• First, enter more often by buying more tickets. Alas, this will most likely lose you more, not win you more.
  • Second, when you win your first jackpot, don’t stop buying tickets. Instead, cross your fingers and hope for lightning to strike twice.

Of course, now that you know the odds of actually winning the lottery, you may prefer to do something sensible with your money instead, such as depositing it in a savings account or paying off your credit card bill. That is certainly the approach we would recommend here at lovemoney.com!

But if you’re reading this article, odds are you want to fantasise about a lottery win. So here are five tips on dealing with a big win, and three genuine, mathematically sound techniques to boost the size of your jackpot. Just don’t rely on them to pay the bills – and don’t gamble with money you can’t afford to lose.

Here’s wishing you the best of British luck. With less than 50% of Lotto receipts being returned in prizes (costing us £2.5 billion a year), you’re going to need it!

Get help from lovemoney

For great how-to guides, explaining everything from how to cut your mortgage costs to how to make money in every room of your house, head over to our Guides section.

If you need help with a specific issue, why not see if your fellow lovemoney.com users can help by asking a question in our Q&A section?

More: Find your perfect savings account | Ten ways to save without realising | Base rate set to rise by May

Enjoyed this? Show it some love

Twitter
General

Comments (28)

  • gr123
    Love rating 0
    gr123 said

    Make your mind up Susan or Sarah! lol! I love using the lucky dips when I play the Lottery. It just makes it so much easier then picking birthdays etc, also birthdays can only go up to 31 (if using days) so it leaves out the rest of the numbers! If this theory does work then don't forget to check your second round of winning numbers straight after the draw at http://www.lottery.co.uk/results/ they also have a great iPhone app which makes it easier to check results if you have one.

    Report on 02 September 2011  |  Love thisLove  0 loves
  • dugthebug
    Love rating 1
    dugthebug said

    @rpb: just for completion.....

    “An EVENT is something that happens at a particular point in space and at a particular time”. (A Brief History of Time, Stephen J. Hawkins, Page 23). Your “simple example” breaks down because it doesn’t take account of that important component, critical to my argument, TIME. The event in question is the National Lottery Draw. At a rate of one draw a week it would take, in theory, 270,000 years (14,000,000 lotto draws) for all lottery totals to appear. I am mainly concerned with identifying only those lottery totals which are likely to appear in our lifetime and how often, on average, they are expected to occur. For example, in 270,000 years, lottery total 150 is expected to appear about 165,000 times. In 65 years it is expected to appear just 30 times. There would be no (or very few) lottery totals less than 50 or greater than 250 because these lottery totals are expected to appear once every 125+ years.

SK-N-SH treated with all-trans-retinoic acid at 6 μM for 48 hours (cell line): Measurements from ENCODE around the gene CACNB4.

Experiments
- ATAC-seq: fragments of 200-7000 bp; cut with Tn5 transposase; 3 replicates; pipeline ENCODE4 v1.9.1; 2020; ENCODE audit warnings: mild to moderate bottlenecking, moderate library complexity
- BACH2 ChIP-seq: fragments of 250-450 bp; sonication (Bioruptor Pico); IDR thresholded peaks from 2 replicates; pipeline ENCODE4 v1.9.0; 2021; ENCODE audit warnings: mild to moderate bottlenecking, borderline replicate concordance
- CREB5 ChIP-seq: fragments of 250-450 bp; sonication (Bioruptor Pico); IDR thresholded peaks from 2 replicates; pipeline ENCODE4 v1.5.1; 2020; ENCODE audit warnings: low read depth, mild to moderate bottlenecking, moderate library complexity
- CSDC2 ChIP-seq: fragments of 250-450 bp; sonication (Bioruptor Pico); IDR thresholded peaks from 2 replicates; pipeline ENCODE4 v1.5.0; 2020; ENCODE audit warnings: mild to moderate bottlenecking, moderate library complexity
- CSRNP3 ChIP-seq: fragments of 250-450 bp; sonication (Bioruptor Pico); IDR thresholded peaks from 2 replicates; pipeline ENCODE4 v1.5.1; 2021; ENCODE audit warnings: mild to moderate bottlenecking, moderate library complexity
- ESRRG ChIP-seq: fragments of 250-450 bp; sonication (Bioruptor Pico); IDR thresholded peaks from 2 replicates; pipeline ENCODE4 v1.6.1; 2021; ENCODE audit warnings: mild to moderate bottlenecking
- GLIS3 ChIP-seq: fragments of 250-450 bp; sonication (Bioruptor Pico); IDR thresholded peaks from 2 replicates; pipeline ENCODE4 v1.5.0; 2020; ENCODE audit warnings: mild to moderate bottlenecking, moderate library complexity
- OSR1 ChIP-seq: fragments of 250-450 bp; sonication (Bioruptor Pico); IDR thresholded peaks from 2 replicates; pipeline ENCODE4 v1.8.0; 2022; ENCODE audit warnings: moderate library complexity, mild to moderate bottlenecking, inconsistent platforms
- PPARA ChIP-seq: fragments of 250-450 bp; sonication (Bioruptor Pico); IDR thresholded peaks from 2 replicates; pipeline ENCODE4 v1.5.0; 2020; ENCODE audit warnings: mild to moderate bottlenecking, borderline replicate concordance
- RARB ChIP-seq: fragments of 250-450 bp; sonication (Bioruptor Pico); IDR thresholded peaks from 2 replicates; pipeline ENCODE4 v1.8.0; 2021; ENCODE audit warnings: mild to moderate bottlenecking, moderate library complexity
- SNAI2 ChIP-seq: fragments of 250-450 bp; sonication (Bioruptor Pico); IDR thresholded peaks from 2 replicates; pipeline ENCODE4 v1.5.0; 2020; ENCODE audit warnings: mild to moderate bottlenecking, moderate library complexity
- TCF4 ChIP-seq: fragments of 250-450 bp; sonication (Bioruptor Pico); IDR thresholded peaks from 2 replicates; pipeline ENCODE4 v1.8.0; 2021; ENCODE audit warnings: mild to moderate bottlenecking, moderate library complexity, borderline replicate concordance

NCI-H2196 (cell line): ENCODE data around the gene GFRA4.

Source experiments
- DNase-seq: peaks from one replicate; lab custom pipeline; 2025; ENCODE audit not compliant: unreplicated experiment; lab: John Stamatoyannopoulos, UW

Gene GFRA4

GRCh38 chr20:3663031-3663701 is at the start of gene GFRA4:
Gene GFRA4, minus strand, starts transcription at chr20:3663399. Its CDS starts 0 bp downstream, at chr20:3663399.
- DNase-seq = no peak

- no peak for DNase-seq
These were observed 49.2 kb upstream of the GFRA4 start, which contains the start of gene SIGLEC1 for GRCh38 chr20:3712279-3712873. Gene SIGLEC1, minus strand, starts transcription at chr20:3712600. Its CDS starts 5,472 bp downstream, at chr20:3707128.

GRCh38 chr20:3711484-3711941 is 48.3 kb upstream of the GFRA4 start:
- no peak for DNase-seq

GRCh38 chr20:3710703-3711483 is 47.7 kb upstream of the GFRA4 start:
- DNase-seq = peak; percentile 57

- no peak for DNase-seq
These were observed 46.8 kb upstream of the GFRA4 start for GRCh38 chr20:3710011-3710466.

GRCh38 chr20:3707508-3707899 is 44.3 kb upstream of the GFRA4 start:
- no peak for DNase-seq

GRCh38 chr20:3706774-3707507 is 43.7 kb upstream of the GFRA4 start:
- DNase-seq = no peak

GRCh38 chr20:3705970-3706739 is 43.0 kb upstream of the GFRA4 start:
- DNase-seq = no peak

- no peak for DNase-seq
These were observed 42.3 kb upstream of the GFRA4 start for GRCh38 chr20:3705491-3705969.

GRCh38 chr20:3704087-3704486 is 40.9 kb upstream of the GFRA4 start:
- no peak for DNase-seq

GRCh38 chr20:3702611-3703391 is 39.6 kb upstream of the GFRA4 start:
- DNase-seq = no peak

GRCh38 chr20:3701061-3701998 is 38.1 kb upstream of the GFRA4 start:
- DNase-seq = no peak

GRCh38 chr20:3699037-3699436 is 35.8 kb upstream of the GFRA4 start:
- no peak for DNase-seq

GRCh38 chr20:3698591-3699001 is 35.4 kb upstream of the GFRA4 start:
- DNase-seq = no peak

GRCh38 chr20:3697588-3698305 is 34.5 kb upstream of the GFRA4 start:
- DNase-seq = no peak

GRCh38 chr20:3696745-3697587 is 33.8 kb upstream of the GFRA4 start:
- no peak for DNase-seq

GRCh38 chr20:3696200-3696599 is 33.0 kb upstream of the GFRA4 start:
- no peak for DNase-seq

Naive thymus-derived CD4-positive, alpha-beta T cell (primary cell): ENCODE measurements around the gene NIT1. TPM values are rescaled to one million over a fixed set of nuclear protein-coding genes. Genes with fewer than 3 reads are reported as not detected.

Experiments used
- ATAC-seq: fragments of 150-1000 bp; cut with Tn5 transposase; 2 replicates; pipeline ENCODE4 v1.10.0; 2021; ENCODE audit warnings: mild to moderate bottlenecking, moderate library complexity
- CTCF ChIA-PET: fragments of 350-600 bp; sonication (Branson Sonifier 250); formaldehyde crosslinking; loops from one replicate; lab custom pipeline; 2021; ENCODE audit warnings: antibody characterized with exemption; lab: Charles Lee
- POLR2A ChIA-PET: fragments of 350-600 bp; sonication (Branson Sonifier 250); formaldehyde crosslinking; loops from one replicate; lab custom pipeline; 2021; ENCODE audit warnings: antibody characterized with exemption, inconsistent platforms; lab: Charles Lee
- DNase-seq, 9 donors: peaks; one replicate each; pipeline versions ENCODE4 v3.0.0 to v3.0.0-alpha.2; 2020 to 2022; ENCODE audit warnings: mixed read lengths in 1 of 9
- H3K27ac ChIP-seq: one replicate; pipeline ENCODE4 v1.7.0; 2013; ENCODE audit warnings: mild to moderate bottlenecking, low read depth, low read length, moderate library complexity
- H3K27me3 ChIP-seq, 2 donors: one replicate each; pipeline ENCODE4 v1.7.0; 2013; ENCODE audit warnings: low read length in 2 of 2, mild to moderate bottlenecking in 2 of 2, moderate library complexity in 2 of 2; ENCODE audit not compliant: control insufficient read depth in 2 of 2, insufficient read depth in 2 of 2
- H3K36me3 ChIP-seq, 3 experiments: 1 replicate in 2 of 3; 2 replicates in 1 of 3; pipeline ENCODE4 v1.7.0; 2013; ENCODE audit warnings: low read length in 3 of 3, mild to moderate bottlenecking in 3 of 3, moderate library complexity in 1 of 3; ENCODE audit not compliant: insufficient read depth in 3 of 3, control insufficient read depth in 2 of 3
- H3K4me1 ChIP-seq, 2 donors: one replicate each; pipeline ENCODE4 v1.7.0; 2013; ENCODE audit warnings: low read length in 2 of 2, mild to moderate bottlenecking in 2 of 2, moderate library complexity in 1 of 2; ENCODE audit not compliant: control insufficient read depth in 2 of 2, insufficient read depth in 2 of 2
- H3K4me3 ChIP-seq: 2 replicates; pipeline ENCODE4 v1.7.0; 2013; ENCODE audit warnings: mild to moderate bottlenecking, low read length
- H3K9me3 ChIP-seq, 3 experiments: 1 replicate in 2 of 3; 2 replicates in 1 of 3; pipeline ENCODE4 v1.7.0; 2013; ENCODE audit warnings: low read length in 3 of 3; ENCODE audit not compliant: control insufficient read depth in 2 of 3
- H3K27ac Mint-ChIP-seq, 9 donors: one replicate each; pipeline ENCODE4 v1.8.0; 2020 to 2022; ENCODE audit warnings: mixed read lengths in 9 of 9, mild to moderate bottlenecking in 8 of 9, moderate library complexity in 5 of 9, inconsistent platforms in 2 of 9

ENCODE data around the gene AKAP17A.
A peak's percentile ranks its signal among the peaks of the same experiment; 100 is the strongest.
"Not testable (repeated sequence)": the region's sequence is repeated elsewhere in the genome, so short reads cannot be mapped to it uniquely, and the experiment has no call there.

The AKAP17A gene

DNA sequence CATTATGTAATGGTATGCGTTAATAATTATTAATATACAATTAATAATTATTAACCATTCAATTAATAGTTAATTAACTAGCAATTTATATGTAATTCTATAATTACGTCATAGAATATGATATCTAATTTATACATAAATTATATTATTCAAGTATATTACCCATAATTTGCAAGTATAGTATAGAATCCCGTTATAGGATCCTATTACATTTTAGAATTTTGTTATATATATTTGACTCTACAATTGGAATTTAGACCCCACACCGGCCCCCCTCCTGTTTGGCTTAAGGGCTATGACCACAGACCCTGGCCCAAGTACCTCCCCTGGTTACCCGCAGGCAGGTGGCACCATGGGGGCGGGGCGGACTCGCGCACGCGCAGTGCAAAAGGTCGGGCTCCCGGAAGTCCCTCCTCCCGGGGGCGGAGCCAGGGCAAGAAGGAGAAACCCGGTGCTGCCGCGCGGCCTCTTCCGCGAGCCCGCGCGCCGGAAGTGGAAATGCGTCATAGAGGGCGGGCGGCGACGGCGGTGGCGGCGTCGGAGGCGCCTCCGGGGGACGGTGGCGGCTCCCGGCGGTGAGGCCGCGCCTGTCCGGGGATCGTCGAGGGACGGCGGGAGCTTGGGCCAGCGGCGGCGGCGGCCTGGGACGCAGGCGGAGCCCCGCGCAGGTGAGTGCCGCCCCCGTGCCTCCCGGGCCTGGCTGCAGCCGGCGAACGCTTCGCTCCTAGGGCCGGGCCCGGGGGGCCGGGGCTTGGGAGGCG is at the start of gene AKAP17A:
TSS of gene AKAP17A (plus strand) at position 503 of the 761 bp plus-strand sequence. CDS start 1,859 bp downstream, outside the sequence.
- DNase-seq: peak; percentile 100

Report on 26 March 2012  |  Love thisLove  0 loves

Post a comment

Sign in or register to post a reply.

Our top deals

Credit card
company
Balance transfers rate and period Representative
APR
Apply
now

Barclaycard 31Mth Platinum Visa

0% for 31 months (2.99% fee) Representative 18.9% APR (variable) Apply
Representative example: Assumed borrowing of £1,200 for 1 year, at a Purchase Rate of 18.9% (variable), representative 18.9% APR (variable). Credit available subject to status. A Balance Transfer fee of 3.5% will be applied, then reduced to 2.99% by a refund (terms and conditions apply). Plus an additional £20 fee refund on balance transfers over £2000.

Barclaycard 30Mth Platinum Visa

0% for 30 months (2.89% fee) Representative 18.9% APR (variable) Apply
Representative example: Assumed borrowing of £1,200 for 1 year, at a Purchase Rate of 18.9% (variable), representative 18.9% APR (variable). Credit available subject to status. A Balance Transfer fee of 3.5% will be applied, then reduced to 2.89% by a refund (terms and conditions apply). Plus an additional £20 fee refund on balance transfers over £2000.

MBNA 30Mth Platinum Credit Card Visa

0% for 30 months (2.89% fee) Representative 18.9% APR (variable) Apply
Representative example: Assumed borrowing of £1,200 for 1 year, at a Purchase Rate of 18.9% (variable), representative 18.9% APR (variable). Credit available subject to status.
W3C  Thank you for using One Flew Over the Cuckoo's Nest